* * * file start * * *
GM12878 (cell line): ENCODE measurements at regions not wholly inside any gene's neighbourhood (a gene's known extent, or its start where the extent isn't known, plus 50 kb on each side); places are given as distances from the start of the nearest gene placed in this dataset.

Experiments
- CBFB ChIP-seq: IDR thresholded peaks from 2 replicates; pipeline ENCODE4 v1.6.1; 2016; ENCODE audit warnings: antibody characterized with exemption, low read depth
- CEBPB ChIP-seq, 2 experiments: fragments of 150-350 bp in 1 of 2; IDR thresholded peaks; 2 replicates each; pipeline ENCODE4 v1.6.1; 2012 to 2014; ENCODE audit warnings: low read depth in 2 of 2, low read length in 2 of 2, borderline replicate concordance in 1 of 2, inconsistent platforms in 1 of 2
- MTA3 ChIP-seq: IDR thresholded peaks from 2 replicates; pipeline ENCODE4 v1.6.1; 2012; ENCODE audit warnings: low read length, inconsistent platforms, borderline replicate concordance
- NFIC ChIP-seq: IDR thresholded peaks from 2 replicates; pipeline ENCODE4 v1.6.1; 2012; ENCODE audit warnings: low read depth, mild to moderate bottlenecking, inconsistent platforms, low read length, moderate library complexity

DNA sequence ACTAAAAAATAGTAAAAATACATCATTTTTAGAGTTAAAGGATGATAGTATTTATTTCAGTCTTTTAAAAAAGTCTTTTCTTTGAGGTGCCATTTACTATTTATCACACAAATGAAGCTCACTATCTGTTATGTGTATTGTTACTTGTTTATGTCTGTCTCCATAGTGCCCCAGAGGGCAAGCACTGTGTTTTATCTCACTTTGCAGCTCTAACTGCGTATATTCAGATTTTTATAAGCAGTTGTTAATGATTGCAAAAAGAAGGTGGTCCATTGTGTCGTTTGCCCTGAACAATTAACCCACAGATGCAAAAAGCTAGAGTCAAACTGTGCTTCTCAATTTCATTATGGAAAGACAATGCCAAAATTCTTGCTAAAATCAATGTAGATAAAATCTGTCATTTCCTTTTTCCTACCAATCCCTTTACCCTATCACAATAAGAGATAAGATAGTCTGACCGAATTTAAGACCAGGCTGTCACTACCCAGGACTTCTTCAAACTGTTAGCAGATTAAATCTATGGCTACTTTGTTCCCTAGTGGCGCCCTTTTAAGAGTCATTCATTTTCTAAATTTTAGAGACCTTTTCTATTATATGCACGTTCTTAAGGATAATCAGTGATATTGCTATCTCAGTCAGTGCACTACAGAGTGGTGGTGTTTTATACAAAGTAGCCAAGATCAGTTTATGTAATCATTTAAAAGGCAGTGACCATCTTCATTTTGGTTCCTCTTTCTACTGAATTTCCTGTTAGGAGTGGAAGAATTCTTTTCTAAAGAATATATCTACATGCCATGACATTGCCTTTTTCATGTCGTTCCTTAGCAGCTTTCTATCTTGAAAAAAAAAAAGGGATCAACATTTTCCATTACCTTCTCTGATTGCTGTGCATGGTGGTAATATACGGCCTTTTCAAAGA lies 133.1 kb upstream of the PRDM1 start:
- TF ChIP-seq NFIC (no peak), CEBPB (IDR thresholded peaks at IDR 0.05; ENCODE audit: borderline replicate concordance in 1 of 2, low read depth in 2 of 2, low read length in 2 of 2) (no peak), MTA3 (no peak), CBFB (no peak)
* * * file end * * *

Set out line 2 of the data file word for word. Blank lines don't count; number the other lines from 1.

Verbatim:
Experiments